Tiger Woods has a share of a lead at a major again, and this time he's not giving it up.
Woods jumped into a three-way tie for the lead with a one-under (71) on Friday. He did so by getting out to a hot start on the greens, and then just holding on late in the day when the wind picked up and his game stared to falter.
However, despite the late round struggles, he still had one of the very few under-par rounds on the day, which is unbelievably impressive considering wind gusts hit 35 mph on the Ocean Course during his afternoon round.
Now, for the third major in a row, Woods is around or on top of the leaderboard heading into Saturday.
At the U.S. Open his second round lead did not turn out well, he finished tied for 21st. At the British, he played better on Saturday, but a terrible Sunday round cost him the Claret Jug.
Now, he has another opportunity to capture his elusive 15th major title. But this time, unlike in his previous attempts, he'll finish the job.
His putting will make all of the difference this time.
At the U.S. Open and the British, Wood's flat stick cost him all weekend. He just couldn't get anything to drop. Birdie putts edged out and par putts always seemed to be hit a fraction too hard or too soft.
However, Wood's putter has been hot thus far at Kiawah.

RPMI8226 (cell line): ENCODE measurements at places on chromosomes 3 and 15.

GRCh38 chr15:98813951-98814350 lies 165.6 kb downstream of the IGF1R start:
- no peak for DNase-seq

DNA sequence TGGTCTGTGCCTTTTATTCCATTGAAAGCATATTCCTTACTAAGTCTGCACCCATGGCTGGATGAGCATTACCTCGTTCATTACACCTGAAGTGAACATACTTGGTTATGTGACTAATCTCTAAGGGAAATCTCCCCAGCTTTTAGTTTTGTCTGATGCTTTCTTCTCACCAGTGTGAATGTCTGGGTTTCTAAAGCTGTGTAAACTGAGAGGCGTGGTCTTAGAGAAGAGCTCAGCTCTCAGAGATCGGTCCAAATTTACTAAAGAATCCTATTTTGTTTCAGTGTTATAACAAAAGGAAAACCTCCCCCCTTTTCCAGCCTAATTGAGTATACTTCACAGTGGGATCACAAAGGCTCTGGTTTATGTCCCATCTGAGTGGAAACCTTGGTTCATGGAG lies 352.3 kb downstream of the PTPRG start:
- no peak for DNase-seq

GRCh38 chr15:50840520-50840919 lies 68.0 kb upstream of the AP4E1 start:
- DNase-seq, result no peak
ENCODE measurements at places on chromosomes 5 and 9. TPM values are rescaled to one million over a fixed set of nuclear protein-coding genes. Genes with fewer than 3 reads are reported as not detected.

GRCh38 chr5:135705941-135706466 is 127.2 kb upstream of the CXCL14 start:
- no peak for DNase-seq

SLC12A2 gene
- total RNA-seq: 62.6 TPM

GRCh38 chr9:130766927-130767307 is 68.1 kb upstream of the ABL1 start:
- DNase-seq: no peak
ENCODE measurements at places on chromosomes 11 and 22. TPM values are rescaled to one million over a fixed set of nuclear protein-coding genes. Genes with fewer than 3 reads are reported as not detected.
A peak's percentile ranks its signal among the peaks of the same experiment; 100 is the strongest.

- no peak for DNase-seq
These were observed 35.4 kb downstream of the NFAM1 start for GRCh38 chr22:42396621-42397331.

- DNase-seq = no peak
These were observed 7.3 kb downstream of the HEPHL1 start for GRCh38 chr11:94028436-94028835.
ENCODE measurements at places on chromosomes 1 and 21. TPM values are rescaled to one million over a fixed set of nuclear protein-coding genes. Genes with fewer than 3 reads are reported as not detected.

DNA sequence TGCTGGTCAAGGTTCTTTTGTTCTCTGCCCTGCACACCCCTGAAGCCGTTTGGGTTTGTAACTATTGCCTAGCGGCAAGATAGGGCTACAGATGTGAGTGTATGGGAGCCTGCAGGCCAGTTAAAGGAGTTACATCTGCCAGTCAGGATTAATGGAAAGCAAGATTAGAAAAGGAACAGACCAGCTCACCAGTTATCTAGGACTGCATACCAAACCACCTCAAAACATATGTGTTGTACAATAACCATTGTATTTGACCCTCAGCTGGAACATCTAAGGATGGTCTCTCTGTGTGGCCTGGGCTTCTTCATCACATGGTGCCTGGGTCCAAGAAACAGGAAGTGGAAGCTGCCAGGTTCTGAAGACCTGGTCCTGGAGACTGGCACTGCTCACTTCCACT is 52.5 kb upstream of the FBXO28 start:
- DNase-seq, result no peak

In round one, Tiger one-putted 12 greens and he did the same on six out of the first seven on Friday.
Then he had a bit of the struggle late in the second round. But that can be attributed to huge wind gusts, which made even the shortest of putts difficult.
It was tough out there. Wow. You can't take anything for granted. A simple tap-in is not a simple tap-in. The putter is oscillating all over the place and the ball is oscillating, and you know you have to make an adjustment. At least I was on my downswing and my putts, because the putter is being blown all over the place.
With that in mind, Woods actually had a very good day on the greens. This bodes very well for Saturday and Sunday.
On the weekends at majors it's all about surviving, and often the guy who wins the title is the one that makes the most long eight and nine footers for par.
Woods has shown the ability to do that thus far. And normally, once he has the speed of the greens, he putts well all tournament long.
This will allow him to hold off a relatively unimpressive leaderboard that features Vijay Singh, Carl Pettersson and Ian Poluter.
Pretty scary group, huh?
Woods has yet to show the magic he displayed during his run of dominance, but on Saturday and Sunday you can expect a return to form.